Table of Contents
National Plan for Music Education (2022)
- Builds on The Importance of Education: A National Plan for Music Education (2011)
- Vision: ‘To enable all children and young people to learn to sing, play an instrument and create music together, and have the opportunity to progress their musical interests, including professionally’
- Three goals:
(1)All children and young people receive high-quality music education in the early years and in schools (SCHOOLS)
(2)All music educators to work in partnership with children and young people’s needs and interests at their heart (MUSIC HUBS)
(3)All children and young people with musical interests and talents to have the opportunity to progress their interests and potential, including professionally (PROGRESSION ROUTES)
The DfE would like to see offered in every school:
- Timetabled curriculum of at least one hour each week of the school year for key stages 1-3
- Access to lessons across a range of instruments and voice
- A school choir and/or vocal ensemble
- A school ensemble/band/group
- Space for rehearsals and individual practice
- A termly school performance
- Opportunity to enjoy a live performance at least once a year
Model Music Curriculum
What is the model music curriculum?
- First announced in 2019
- Non-statutory guidance for the national curriculum in England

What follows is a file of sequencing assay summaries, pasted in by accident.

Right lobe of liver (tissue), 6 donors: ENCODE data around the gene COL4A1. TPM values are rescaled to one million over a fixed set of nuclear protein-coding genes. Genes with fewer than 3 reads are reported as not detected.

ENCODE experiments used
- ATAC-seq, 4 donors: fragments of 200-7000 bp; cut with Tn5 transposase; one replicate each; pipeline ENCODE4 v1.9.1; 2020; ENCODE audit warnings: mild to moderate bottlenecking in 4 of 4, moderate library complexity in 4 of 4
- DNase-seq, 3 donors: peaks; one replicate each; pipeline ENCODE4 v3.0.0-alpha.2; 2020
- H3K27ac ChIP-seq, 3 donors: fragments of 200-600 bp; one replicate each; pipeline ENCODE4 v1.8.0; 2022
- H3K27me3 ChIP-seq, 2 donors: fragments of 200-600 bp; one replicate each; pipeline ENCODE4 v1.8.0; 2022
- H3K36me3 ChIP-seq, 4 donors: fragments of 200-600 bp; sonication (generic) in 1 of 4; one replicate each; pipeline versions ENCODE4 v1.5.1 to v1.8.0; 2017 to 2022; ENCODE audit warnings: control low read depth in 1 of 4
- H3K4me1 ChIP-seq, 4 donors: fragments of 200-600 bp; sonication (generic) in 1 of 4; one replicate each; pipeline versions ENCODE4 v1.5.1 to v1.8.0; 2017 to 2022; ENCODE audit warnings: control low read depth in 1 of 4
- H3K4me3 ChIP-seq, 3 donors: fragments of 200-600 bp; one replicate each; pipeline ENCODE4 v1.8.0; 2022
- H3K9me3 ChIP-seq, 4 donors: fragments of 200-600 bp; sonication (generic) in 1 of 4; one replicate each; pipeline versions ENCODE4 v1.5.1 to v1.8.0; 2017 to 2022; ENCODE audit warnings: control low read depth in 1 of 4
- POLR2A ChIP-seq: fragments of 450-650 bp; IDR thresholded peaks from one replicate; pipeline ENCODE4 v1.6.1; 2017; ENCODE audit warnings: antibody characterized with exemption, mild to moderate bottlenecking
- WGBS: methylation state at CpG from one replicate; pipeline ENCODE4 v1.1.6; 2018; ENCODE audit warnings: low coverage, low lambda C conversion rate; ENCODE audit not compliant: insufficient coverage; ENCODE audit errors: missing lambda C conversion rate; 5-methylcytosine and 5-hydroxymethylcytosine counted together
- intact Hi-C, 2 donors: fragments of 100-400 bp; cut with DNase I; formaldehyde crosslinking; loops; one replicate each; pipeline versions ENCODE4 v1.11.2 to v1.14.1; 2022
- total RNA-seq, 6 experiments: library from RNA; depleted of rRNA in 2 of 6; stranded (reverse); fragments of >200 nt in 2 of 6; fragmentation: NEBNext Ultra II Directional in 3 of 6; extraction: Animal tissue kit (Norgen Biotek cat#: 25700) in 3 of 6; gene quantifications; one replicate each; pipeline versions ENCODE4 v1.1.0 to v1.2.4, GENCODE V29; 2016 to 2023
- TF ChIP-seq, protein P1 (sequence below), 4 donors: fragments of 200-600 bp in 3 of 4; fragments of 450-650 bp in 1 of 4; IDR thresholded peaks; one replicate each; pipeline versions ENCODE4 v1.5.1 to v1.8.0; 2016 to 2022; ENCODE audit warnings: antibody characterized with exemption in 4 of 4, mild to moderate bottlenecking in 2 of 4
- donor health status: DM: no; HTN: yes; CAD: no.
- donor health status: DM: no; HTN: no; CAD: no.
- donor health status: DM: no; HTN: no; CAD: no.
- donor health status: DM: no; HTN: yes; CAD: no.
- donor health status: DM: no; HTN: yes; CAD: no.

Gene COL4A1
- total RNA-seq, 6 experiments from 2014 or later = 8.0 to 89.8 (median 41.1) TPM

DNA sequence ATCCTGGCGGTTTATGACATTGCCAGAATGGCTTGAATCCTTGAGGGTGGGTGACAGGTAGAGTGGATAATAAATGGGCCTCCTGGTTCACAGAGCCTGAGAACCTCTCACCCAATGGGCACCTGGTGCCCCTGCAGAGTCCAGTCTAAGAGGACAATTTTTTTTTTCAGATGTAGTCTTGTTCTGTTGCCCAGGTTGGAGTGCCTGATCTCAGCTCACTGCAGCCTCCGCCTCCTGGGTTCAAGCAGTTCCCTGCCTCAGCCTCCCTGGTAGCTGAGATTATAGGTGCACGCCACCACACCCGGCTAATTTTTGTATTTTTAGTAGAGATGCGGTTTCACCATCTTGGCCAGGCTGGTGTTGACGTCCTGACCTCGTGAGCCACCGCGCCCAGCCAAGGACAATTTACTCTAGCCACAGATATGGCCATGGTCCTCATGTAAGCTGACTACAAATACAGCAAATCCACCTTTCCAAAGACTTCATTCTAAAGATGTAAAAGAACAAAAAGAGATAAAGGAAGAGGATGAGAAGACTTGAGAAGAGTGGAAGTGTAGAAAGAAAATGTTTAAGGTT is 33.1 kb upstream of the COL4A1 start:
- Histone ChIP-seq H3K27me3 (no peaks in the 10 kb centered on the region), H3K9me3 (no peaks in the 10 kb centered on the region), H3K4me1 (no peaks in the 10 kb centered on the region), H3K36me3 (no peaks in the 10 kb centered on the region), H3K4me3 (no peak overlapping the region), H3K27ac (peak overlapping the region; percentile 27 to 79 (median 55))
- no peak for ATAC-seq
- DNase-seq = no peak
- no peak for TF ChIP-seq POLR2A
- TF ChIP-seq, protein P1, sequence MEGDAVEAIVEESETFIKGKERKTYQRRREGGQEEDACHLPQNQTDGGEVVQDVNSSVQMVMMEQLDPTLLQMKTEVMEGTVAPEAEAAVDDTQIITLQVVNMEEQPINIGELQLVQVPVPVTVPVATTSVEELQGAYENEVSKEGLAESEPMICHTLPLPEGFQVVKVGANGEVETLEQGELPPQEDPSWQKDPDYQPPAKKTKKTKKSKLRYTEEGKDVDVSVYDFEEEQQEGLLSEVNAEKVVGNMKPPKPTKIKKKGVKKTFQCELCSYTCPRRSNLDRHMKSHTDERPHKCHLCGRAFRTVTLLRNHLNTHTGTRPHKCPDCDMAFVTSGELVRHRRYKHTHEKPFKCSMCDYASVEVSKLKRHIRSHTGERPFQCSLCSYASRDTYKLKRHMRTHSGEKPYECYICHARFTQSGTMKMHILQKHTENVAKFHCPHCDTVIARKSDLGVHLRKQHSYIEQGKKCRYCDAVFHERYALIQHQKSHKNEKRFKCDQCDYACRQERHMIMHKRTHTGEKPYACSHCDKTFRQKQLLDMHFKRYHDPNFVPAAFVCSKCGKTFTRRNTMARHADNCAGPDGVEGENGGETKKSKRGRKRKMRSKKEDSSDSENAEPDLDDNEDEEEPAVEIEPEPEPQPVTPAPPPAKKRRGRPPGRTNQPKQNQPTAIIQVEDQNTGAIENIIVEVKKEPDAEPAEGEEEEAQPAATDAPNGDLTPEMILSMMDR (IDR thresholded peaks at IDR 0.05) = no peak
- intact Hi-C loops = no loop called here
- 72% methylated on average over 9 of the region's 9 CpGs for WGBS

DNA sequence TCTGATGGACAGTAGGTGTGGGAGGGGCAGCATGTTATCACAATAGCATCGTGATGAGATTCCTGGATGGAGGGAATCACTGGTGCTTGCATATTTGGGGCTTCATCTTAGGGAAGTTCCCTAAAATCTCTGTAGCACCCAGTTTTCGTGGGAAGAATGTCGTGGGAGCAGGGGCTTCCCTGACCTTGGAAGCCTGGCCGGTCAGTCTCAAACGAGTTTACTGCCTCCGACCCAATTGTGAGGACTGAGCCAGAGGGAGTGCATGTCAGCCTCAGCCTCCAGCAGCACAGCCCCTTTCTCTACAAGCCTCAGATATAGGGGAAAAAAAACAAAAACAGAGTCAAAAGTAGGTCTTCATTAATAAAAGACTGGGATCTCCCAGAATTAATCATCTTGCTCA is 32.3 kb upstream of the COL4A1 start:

- Intend for both specialist and non-specialist music teachers
- Gives a model of how the statutory music curriculum could be delivered
- Gives a progression of how musical skills and understanding can be developed throughout Key Stage 1 to 3
- It is intended to support music teaching and can be used alongside other quality resources
- At Key Stages 1 and 2, pupils should receive a minimum of one hour of teaching a week; this may take the form of short sessions spread across the week.
- In Years 3 or 4, it is recommended that each class should start a whole-class instrumental programme lasting a minimum of one term. The mandatory term will be supported by teachers from the local Music Education Hub. Opportunities for development should continue beyond the mandatory term.
- There should be access to both rhythmic and melodic instruments in Key Stages 1 and 2; this may be as part of the whole-class instrumental programme and/or in other classroom teaching.
- Music should have a minimum of one weekly period the whole way through Key Stage 3. Carousels are not a substitute that fits with the values of comprehensive education.
Read The power of music to change lives: a national plan for music education (2022) here
See Sutton Music Trust’s Music Development Plan Template here
See Ofsted’s Research Review: music (2021) here
Read Model Music Curriculum: Key Stages 1 to 3 Non-statutory guidance for the national curriculum in England (2021) here.
See Sutton Music Trust’s Model Music Curriculum Overview here.
Read National Curriculum for Music (2013) here
Read The Importance of Music: A National Plan for Music Education (2011) here
Read the ABRSM’s Headteachers Guide to Music Education here.